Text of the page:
Climate change has an upside. It’s the prime force in the perfect storm that will transform our world. The recent economic turmoil also has an upside. Climate change and economic turmoil are forcing us to choose, and choose wisely, if we want to preserve our species and our planet.

The Time Is Right

A “perfect storm “of events has landed us at a very positive point in our history. If we make the right choices, and there’s good reason to believe we will, we will see the dawning of a new age. This new age is the one being imagined by John Lenon when he wrote “Imagine.” It’s the one being dreamed of by Martin Luther King, when he said, “I have a dream.” We will have achieved a culture where humans live in harmony with one another, and with all of nature.

What are these events? There are three powerful forces, two pushing, and the third pulling, all to the same place. The forces doing the pushing are climate change and economic instability. The force doing the pulling is the desire to achieve a freer, happier, and more productive life for ourselves and others.

What is this place? It’s a crossroads, where we must choose one of two paths. The path we choose will determine the fate of our species and our planet. To understand why, we need to understand climate change, the prime force that is pushing us to the crossroads. And to understand climate change, we need to understand ecological overshoot.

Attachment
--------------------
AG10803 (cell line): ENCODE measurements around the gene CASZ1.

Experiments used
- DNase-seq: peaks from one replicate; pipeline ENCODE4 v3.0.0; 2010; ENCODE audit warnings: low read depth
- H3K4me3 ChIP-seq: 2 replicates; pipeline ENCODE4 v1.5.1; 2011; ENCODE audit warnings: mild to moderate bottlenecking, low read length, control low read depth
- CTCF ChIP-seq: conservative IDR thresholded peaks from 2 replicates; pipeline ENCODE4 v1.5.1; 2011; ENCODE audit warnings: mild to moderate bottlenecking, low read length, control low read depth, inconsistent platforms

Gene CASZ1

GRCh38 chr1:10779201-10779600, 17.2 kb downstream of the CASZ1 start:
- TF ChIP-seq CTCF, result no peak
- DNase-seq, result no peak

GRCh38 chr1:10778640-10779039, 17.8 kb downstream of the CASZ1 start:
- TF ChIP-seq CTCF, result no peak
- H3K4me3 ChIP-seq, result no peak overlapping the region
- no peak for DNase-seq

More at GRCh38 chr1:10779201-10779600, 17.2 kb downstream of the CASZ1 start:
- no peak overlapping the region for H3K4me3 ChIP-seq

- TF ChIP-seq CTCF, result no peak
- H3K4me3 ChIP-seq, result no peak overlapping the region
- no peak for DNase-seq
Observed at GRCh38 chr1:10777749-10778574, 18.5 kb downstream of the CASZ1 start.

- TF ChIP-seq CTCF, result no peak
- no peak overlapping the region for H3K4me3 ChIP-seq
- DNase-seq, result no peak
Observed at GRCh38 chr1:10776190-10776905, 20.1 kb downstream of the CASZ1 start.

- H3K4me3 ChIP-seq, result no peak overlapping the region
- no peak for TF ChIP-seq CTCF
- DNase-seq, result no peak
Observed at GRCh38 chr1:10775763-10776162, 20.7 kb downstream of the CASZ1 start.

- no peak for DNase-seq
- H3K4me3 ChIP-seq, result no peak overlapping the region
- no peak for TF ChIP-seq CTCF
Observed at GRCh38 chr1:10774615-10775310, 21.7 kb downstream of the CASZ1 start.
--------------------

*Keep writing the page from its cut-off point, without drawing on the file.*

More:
Ecological overshoot occurs when humanity’s demand on nature exceeds the biosphere’s supply, or regenerative capacity. It leads to a depletion of Earth’s life supporting natural capital and a build up of waste. Overshoot is destroying biodiversity. Planet Earth is entering an era of mass extinction predicted to be the most devastating since the asteroid impact that wiped out the dinosaurs. But this time around, says Elizabeth Kolbert, author of The Sixth Extinction, it’s humans that are causing it. Overshoot is also the leading cause of climate change, arguably the most important challenge of our time. Since the 1970s, humanity’s annual demand on the natural world has exceeded what the Earth can renew in a year. Humans now use the equivalent of 1.5 planets to provide the resources we use, and absorb our waste. If present trends continue, ecological overshoot is expected to increase, so that by mid-century we’ll need the equivalent of two planets to meet annual demand!